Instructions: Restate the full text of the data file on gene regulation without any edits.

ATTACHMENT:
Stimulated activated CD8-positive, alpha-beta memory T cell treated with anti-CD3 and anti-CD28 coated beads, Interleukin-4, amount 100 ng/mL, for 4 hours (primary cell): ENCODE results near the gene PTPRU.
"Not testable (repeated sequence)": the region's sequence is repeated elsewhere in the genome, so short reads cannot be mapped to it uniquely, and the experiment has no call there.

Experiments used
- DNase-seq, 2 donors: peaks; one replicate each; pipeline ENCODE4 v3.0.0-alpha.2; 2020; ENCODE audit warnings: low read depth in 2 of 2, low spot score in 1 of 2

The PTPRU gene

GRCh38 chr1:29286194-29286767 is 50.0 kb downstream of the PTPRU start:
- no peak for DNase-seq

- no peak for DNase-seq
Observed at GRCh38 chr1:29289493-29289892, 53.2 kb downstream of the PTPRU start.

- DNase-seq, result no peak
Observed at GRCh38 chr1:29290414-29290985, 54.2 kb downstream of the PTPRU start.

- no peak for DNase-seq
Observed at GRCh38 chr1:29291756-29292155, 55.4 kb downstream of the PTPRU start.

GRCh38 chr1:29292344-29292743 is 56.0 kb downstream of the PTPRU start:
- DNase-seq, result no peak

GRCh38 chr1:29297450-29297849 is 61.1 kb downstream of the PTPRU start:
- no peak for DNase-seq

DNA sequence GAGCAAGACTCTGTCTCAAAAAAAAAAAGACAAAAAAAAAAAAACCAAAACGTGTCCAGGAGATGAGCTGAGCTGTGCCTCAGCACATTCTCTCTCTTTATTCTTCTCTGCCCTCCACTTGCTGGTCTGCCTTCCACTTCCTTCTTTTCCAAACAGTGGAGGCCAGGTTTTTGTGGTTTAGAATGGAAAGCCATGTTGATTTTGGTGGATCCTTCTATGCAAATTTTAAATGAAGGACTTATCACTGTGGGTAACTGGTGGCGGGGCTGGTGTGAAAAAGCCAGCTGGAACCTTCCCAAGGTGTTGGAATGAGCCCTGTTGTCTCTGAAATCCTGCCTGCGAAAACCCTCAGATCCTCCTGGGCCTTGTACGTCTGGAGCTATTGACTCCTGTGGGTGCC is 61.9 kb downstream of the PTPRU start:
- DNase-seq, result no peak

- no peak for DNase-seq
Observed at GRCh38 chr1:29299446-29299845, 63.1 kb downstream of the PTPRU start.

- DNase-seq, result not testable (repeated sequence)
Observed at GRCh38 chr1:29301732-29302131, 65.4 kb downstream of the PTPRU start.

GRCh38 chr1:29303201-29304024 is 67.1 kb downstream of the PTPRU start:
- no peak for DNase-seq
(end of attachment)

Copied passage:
Stimulated activated CD8-positive, alpha-beta memory T cell treated with anti-CD3 and anti-CD28 coated beads, Interleukin-4, amount 100 ng/mL, for 4 hours (primary cell): ENCODE results near the gene PTPRU.
"Not testable (repeated sequence)": the region's sequence is repeated elsewhere in the genome, so short reads cannot be mapped to it uniquely, and the experiment has no call there.

Experiments used
- DNase-seq, 2 donors: peaks; one replicate each; pipeline ENCODE4 v3.0.0-alpha.2; 2020; ENCODE audit warnings: low read depth in 2 of 2, low spot score in 1 of 2

The PTPRU gene

GRCh38 chr1:29286194-29286767 is 50.0 kb downstream of the PTPRU start:
- no peak for DNase-seq

- no peak for DNase-seq
Observed at GRCh38 chr1:29289493-29289892, 53.2 kb downstream of the PTPRU start.

- DNase-seq, result no peak
Observed at GRCh38 chr1:29290414-29290985, 54.2 kb downstream of the PTPRU start.

- no peak for DNase-seq
Observed at GRCh38 chr1:29291756-29292155, 55.4 kb downstream of the PTPRU start.

GRCh38 chr1:29292344-29292743 is 56.0 kb downstream of the PTPRU start:
- DNase-seq, result no peak

GRCh38 chr1:29297450-29297849 is 61.1 kb downstream of the PTPRU start:
- no peak for DNase-seq

DNA sequence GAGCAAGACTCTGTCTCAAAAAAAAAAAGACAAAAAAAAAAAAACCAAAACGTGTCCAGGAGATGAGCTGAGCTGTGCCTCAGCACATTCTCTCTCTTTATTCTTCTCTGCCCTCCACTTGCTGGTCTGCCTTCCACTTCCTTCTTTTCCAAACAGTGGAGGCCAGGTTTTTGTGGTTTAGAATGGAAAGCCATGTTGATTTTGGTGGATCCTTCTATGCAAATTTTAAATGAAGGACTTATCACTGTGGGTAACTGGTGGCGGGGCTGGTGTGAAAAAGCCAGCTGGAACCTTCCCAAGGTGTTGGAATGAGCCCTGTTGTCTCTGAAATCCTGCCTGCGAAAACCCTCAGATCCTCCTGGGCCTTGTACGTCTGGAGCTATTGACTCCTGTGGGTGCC is 61.9 kb downstream of the PTPRU start:
- DNase-seq, result no peak

- no peak for DNase-seq
Observed at GRCh38 chr1:29299446-29299845, 63.1 kb downstream of the PTPRU start.

- DNase-seq, result not testable (repeated sequence)
Observed at GRCh38 chr1:29301732-29302131, 65.4 kb downstream of the PTPRU start.

GRCh38 chr1:29303201-29304024 is 67.1 kb downstream of the PTPRU start:
- no peak for DNase-seq